Slam. Hand kills the radio alarm. Toss the sheets; into the shower. Brush the whites. Red underwear, faded denims, black t-shirt. Sling the bag and don the ‘phones. Springsteen. Out the door, boots to hard pavement. Couple minute slide up to Whyte. The morning usuals on the corner. Same guy reading the Sun. Same guy with his vulcanized, $20.00 boots. The eight is another five minutes away for them; the four another seven for me. Two fifty into the fare slot. Nod into the sunrise on the way to University. Notice the woman who usually takes the earlier bus. Off the rig and onto the concrete. Hop the 128 alongside the guy with the watersport hat. Light on here today. Dive into the valley a few minutes later. High sun blinds me as we cross the river and onto Groat. Westmount is still asleep at this hour. Christ, it’s too hot for this hour. Gonna be an ass-scorcher today. 123 hacks its sorry ass into the dock, lazily opens her doors. Grab a paper from the box – my first stab at aggregating news this week. Transfer to the driver; doesn’t bother to look. Bus waits past its time. Get moving. Open the Journal a minute later and fall asleep on page one. Bus tours the landscape. Past the carefully considered businesses and swiftly crumbling facades. Head taps the window all the way to the factory. Lids are too heavy for the day, goddammit. My stop coming up. Fuck it. I’m going home.
Buses at Westmount, April 2007
StreetRag is an urban weblog and podcast about the city of Edmonton, which is located in the province of Alberta, Canada. It is authored by Edmonton-based writer, web advocate, and poet Michael Gravel and is updated frequently with written urban vignettes, amateurish photographs, deuteronomous audio material, barely coherent musings and rambling ecumenical treatises. StreetRag is a love letter to a lonely prairie burg struggling with its big city ambitions and small-town feel.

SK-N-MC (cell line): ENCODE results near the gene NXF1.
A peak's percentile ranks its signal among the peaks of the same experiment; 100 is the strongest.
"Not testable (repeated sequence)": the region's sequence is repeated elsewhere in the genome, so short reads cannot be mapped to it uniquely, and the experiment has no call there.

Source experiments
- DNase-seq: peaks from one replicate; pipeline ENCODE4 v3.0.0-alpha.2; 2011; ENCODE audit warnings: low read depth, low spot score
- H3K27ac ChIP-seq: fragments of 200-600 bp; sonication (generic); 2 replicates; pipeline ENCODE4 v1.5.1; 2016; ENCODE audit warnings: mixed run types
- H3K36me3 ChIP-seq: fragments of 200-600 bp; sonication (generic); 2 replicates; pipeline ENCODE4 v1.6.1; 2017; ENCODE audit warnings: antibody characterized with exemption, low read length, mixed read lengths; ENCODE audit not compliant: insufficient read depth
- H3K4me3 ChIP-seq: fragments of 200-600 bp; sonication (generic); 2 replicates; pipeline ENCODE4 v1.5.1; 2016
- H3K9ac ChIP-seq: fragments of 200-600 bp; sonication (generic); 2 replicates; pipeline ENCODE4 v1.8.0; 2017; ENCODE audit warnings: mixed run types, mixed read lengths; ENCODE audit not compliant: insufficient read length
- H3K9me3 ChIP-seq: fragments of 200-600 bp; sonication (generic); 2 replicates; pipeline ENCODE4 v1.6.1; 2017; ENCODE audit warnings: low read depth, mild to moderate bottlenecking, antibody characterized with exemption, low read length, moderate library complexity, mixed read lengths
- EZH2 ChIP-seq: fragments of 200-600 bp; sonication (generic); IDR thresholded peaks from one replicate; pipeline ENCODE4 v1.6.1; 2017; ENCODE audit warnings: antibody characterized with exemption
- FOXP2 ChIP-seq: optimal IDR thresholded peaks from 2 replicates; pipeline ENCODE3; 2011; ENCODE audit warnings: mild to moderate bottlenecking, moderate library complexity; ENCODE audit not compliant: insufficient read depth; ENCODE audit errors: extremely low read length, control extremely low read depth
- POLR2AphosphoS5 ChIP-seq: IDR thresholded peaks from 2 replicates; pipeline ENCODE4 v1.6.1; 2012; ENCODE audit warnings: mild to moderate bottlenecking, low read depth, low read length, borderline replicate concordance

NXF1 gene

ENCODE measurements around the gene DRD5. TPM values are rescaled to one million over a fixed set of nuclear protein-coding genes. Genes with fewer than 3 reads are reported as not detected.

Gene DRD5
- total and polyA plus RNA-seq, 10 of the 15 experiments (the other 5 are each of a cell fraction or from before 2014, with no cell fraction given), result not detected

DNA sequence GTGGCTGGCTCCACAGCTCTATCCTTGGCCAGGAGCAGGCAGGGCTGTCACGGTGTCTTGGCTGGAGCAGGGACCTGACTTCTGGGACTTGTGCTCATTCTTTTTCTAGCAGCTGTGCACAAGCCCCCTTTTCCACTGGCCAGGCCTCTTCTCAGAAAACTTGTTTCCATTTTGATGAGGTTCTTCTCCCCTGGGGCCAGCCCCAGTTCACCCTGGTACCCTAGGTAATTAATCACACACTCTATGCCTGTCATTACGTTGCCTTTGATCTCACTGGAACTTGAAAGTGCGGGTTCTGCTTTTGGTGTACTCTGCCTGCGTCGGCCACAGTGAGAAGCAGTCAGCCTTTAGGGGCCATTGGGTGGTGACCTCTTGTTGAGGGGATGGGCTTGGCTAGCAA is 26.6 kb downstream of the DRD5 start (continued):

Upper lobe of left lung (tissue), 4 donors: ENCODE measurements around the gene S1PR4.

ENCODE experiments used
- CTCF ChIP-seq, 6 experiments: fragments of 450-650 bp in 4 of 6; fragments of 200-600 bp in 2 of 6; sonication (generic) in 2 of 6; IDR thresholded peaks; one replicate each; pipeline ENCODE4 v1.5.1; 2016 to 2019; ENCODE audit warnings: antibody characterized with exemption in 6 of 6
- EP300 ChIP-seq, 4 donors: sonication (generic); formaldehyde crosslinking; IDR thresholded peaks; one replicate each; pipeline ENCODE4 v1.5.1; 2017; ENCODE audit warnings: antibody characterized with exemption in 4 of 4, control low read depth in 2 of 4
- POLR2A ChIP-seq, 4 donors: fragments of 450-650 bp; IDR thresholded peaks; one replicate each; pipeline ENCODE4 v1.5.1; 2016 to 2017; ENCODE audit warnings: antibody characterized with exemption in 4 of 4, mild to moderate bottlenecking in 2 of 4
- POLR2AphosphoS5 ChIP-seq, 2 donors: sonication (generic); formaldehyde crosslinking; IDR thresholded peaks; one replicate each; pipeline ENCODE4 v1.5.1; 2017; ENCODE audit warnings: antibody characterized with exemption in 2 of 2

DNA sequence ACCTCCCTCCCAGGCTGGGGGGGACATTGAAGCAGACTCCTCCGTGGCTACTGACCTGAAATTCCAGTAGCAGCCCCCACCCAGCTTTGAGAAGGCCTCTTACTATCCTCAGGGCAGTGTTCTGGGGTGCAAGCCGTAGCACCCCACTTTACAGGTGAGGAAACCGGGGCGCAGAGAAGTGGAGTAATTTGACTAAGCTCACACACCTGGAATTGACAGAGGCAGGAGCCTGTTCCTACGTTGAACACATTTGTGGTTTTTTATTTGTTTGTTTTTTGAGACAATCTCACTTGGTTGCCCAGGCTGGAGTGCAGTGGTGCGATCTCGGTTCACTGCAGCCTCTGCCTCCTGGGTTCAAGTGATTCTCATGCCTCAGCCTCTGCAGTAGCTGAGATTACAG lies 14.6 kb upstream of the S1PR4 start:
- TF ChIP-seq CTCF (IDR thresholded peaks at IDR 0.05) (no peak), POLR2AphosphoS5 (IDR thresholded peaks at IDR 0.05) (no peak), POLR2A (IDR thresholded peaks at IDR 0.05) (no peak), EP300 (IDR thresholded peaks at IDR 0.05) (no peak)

The city is Edmonton. It's a subject, not a passion. E-Town is almost universally derided by outsiders as an unlivable tundra wasteland populated by oil-hungry redneck conservatives who despise the arts. All of that is true. But it's not the whole story. There is beauty here. Dusty snowfalls. Brilliant summers. A stunning river valley. A diverse arts community that flourishes. It's a place that inspires a gray relationship - not all good, not all shitty. For that reason alone it is lovable, for what is life but a grayscale?